Compelling the Provision of Information: The Privilege Against Self-Incrimination as a Human Right

13 Pages Posted: 13 Sep 2010

See all articles by Andrew Choo

Andrew Choo

City University London, The City Law School

Date Written: September 13, 2010

Abstract

This chapter considers aspects of the privilege against self-incrimination. The privilege is often represented in the case law of England and Wales as a principle of fundamental importance in the law of criminal procedure and evidence. While a consideration of the privilege within the confines of a chapter must necessarily be selective, the operation of the privilege in England and Wales provides excellent fodder for examining the influence of human rights norms on an evidential principle. This chapter will ask whether it is clear from the relevant case law what the potential scope of the privilege is, and, relatedly, how the privilege might be justified. In particular, it seeks to explore, with reference to pre-existing documents and bodily samples, the application of the much-quoted statement of the European Court of Human Rights that the privilege does not apply to material ‘which has an existence independent of the will of the suspect’.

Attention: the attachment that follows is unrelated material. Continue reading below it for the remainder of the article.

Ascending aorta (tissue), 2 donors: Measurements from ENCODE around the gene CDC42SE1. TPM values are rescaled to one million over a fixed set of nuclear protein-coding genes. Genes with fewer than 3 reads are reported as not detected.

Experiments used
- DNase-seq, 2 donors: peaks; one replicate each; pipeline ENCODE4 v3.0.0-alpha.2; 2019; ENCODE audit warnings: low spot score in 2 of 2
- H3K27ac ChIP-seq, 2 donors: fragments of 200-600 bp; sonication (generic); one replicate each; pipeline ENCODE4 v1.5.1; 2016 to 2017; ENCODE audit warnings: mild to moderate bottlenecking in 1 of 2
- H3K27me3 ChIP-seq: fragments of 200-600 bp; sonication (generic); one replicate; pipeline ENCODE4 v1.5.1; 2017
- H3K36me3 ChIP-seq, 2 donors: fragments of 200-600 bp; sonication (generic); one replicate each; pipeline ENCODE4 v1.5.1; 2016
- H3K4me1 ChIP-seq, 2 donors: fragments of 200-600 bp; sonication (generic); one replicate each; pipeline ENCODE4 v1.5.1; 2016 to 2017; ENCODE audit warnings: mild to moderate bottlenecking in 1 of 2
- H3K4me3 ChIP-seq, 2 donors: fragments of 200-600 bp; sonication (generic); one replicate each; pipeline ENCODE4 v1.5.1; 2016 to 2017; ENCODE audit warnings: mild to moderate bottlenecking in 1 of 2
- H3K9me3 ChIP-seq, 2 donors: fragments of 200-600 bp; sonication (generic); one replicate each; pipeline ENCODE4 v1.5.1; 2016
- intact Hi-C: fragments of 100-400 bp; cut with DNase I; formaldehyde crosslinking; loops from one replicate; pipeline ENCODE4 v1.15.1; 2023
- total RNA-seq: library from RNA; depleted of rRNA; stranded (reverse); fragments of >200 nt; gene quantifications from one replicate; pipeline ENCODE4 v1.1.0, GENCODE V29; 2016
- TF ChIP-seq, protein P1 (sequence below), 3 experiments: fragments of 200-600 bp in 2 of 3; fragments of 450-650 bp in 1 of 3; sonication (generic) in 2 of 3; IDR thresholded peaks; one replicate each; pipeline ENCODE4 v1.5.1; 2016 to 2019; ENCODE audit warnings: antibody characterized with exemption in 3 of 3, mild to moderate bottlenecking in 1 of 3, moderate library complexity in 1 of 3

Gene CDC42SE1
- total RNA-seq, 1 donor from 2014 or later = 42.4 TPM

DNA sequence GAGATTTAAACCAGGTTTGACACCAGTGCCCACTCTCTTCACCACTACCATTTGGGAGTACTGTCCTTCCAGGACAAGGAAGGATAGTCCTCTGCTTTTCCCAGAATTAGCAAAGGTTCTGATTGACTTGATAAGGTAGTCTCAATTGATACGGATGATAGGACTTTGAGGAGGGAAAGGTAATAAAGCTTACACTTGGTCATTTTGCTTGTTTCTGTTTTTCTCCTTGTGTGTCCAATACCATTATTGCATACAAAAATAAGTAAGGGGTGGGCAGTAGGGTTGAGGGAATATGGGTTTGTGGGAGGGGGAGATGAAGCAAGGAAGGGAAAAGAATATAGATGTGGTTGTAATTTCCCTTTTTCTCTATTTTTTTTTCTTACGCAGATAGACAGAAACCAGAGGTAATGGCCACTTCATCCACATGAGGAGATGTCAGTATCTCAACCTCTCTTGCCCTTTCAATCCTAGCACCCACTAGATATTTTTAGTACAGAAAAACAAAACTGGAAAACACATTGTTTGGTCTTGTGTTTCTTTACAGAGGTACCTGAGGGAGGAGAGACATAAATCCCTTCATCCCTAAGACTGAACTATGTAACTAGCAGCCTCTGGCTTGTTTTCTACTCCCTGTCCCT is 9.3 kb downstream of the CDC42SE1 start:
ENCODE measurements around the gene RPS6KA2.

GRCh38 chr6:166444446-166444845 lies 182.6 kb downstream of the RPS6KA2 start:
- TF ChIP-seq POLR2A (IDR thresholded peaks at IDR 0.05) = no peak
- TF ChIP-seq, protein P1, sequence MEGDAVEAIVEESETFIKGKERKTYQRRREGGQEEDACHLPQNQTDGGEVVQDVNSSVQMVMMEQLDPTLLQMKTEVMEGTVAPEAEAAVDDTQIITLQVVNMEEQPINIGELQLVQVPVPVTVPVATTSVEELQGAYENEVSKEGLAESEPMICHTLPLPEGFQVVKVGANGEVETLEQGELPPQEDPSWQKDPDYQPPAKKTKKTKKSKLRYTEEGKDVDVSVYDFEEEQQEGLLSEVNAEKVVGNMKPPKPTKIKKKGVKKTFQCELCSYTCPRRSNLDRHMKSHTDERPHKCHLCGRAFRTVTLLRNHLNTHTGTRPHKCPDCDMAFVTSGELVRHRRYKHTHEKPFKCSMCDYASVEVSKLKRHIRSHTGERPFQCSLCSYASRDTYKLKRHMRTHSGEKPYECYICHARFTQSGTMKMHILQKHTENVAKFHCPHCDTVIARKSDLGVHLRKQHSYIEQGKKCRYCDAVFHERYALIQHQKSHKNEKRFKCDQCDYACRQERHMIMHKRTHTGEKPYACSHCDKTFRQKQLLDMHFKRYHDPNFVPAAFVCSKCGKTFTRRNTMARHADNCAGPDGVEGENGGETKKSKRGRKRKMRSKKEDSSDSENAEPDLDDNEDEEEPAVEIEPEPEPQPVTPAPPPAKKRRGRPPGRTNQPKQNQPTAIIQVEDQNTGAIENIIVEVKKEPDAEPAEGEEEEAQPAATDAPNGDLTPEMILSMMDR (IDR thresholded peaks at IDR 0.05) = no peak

Keywords: self incrimination, ECHR, evidence, human rights

JEL Classification: J7, K1, K14

Suggested Citation

Choo, Andrew, Compelling the Provision of Information: The Privilege Against Self-Incrimination as a Human Right (September 13, 2010). Warwick School of Law Research Paper No. 2010/20, Available at SSRN: https://ssrn.com/abstract=1676137 or http://dx.doi.org/10.2139/ssrn.1676137

Andrew Choo (Contact Author)

City University London, The City Law School ( email )

London, EC1V OHB
United Kingdom

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